Find evening farmers markets a little too sweaty during summer?
Fresno now has another Saturday morning farmers market option. River Park has started hosting a farmers market from 9 a.m. to 1 p.m. Saturdays.
It is also beefing up its existing farmers market on Tuesdays, adding new food trucks, a kids section and other local vendors.
The Saturday morning, year-round market started because some shoppers didn’t want to deal with the heat or the crowds that the Tuesday market attracts, said Peter DeYoung of California Fresh Farmers’ Market Association, the company that manages and operates both farmers markets.
Digital Access for only $0.99
For the most comprehensive local coverage, subscribe today.
Less than a month old, the Saturday market has about 40 vendors and is looking for more.
“It has a little bit of everything,” he said.
The market has vendors selling fruit and vegetables, including Asian veggies, and nuts, jams and jellies.
Several vendors sell food on Saturdays, including waffles from the Wafflicious truck and pastries and crepes from Crème de la Crème Bakery & Mobile Creperie (some may remember this business from its former store at Bullard and West avenues).
Two Cities Coffee Roasters from Clovis serves coffee and an iced tea made with fresh peaches that is “mindblowing,” DeYoung said.
“It’s a huge seller,” he said. “People line up for this tea.”
Handmade items like soaps, candles and succulents planted in creative containers are also sold at the Saturday market, which is still expanding.
“We’re looking for vendors,” DeYoung said. “We’ve got our feelers out and if there are people that are an artisan or a baker, or even growers, we’re still looking for vendors.”
Interested vendors are encouraged to email email@example.com.
The Tuesday market from 5 p.m. to 9 p.m. is nearly 20 years old. It started expanding about a month ago and is quadrupling its space, taking over more of the shopping center’s interior streets.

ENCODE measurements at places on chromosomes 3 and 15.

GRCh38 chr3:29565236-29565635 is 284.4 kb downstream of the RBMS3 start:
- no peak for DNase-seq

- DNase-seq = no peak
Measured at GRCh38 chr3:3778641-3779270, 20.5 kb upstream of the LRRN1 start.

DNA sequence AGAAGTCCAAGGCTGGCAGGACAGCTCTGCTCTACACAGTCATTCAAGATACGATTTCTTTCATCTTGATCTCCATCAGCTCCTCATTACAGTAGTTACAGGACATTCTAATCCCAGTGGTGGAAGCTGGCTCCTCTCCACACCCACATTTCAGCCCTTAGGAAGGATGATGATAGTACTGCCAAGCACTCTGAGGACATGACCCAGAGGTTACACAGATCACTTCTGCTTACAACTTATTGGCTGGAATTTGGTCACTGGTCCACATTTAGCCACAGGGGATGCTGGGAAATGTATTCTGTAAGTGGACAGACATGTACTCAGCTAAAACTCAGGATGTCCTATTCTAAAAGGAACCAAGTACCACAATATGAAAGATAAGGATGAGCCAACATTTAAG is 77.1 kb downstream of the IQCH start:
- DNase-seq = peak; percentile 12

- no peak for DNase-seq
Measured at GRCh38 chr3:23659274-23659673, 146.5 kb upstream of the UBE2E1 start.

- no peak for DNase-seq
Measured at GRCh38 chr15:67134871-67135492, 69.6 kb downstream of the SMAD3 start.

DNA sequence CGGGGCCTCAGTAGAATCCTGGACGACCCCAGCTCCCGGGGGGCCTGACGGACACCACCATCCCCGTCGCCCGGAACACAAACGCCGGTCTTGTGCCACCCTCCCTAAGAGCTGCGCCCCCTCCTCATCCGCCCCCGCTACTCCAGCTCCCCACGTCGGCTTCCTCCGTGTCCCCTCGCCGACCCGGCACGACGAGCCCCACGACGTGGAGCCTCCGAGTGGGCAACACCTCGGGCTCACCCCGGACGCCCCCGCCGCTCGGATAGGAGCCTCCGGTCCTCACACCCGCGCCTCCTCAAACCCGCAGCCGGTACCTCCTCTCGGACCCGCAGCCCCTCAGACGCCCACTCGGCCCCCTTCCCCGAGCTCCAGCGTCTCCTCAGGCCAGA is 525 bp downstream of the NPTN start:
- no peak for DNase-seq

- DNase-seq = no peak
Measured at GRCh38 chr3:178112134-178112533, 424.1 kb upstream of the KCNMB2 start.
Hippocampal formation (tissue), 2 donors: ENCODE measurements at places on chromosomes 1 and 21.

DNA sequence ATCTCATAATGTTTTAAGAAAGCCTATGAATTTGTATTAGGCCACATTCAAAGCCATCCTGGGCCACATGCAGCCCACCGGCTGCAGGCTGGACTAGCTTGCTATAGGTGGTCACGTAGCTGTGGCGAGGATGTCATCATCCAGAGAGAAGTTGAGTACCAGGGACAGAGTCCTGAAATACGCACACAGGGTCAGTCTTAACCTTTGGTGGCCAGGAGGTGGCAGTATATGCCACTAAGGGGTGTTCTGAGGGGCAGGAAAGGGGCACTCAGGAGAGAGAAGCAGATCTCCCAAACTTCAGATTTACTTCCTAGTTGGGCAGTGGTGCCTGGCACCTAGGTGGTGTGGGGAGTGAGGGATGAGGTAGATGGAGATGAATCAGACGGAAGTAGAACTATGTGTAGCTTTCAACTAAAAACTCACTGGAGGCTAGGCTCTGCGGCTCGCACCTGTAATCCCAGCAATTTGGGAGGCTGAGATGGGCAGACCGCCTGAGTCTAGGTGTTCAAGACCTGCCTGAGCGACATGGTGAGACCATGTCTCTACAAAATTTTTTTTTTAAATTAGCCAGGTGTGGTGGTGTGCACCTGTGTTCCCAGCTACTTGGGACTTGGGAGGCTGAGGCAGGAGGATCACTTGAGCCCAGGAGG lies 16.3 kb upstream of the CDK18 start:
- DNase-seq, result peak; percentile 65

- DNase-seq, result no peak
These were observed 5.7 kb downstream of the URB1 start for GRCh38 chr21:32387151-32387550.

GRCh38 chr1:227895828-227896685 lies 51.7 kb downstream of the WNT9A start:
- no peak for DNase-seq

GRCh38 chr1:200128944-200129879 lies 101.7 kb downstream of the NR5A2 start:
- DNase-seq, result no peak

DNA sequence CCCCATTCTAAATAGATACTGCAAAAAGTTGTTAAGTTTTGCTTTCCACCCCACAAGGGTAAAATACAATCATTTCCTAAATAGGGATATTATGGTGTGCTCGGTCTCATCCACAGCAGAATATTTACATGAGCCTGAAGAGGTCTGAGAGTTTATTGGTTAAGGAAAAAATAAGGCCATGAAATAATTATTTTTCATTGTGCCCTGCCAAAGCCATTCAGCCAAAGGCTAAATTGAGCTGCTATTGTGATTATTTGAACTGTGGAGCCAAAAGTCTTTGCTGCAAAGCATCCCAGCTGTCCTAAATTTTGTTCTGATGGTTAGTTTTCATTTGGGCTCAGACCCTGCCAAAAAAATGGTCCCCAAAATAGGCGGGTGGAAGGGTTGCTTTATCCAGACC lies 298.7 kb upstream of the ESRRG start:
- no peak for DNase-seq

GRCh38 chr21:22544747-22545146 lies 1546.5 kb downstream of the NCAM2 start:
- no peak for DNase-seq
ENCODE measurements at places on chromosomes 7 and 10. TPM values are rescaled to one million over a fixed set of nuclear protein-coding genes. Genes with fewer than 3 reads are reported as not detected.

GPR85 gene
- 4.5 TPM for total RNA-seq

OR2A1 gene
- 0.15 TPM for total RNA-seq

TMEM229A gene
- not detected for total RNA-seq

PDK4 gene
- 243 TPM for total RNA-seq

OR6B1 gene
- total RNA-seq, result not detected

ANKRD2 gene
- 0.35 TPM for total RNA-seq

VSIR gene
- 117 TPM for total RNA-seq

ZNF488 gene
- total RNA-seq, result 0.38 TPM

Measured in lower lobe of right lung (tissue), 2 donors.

The market will be organized into sections, such as Gourmet Way for food sellers, Fresh Market for veggie and fruit vendors, and an International Marketplace for things not grown here, like jackfruit and pineapples.
A kid zone will have bounce houses, face painting and other kid-friendly activities.
The Tuesday market has about 65 vendors, 18 of them recently added.
Many of the new vendors at the Saturday morning market are coming on Tuesdays, too, including makers of handmade goods.
Newcomers on the food side include bread maker The Brioche Lady, the Brown Butter Baking Co. with its cookies and the Gastro Grill food truck by Chacon’s Catering. One vendor uses a commercial press to juice sugar cane, turning it into drinks.
Another roasts peanuts on site. The light, medium and dark roasts all have their own unique flavor, DeYoung said.
He hopes the farmers market will grow to 130 vendors by next year, and he is seeking new vendors.
California’s “cottage food law,” which makes it easier for home-based bakers to sell their food, is creating more potential vendors for farmers markets, DeYoung said.
“We’re being very selective. What we don’t want the market to turn into is a swap meet,” he said. “Our goal is if you grow it, if you produce it, if you make it or you bake it … those are the people we’ll let in.”